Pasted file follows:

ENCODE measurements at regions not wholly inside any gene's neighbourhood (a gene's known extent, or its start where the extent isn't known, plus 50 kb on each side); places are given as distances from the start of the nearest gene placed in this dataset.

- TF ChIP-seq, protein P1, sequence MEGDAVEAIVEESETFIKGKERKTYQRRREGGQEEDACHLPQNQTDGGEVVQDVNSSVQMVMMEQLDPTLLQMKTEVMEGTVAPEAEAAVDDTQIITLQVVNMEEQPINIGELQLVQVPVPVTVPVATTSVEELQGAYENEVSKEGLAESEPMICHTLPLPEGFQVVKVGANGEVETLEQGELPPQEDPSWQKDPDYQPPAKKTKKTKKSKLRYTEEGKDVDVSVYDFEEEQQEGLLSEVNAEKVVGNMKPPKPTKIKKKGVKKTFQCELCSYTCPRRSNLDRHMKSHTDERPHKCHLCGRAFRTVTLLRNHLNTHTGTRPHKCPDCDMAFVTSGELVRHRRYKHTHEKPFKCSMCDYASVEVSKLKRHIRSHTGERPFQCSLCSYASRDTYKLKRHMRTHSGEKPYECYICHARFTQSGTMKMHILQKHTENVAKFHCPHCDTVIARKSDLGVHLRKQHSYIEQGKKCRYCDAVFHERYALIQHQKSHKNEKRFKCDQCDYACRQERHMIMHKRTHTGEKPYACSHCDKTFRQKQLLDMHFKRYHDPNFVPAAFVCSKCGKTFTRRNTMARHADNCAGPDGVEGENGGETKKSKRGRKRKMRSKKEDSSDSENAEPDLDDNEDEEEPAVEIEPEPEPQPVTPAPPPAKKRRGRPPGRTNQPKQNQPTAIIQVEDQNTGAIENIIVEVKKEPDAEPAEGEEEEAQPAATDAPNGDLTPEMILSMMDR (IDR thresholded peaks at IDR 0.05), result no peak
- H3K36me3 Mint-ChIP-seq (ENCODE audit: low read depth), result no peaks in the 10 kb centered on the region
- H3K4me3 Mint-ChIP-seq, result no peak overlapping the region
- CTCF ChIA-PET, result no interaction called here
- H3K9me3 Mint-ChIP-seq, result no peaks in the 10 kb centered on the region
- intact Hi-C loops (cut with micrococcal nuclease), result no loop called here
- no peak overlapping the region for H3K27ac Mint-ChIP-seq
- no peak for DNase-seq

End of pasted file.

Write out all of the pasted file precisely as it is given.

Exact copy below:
ENCODE measurements at regions not wholly inside any gene's neighbourhood (a gene's known extent, or its start where the extent isn't known, plus 50 kb on each side); places are given as distances from the start of the nearest gene placed in this dataset.

- TF ChIP-seq, protein P1, sequence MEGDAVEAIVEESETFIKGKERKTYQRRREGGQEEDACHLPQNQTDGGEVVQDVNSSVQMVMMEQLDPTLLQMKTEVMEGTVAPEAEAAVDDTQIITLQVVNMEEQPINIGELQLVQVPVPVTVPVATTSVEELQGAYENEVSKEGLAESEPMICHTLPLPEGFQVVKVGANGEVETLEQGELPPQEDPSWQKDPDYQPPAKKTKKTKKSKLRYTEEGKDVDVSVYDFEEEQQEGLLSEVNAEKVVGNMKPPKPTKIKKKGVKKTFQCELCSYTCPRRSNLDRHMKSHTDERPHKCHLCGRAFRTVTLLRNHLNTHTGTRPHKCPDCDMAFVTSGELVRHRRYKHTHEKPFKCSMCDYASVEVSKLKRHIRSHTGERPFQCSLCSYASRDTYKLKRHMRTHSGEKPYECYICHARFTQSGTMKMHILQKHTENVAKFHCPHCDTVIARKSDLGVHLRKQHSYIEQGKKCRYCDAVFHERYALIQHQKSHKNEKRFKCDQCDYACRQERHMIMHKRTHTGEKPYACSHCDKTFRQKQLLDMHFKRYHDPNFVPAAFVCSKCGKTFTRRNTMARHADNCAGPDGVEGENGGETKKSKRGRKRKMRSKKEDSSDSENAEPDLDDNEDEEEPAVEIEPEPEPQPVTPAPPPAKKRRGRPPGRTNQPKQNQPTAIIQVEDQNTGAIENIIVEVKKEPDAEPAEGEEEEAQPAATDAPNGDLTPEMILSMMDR (IDR thresholded peaks at IDR 0.05), result no peak
- H3K36me3 Mint-ChIP-seq (ENCODE audit: low read depth), result no peaks in the 10 kb centered on the region
- H3K4me3 Mint-ChIP-seq, result no peak overlapping the region
- CTCF ChIA-PET, result no interaction called here
- H3K9me3 Mint-ChIP-seq, result no peaks in the 10 kb centered on the region
- intact Hi-C loops (cut with micrococcal nuclease), result no loop called here
- no peak overlapping the region for H3K27ac Mint-ChIP-seq
- no peak for DNase-seq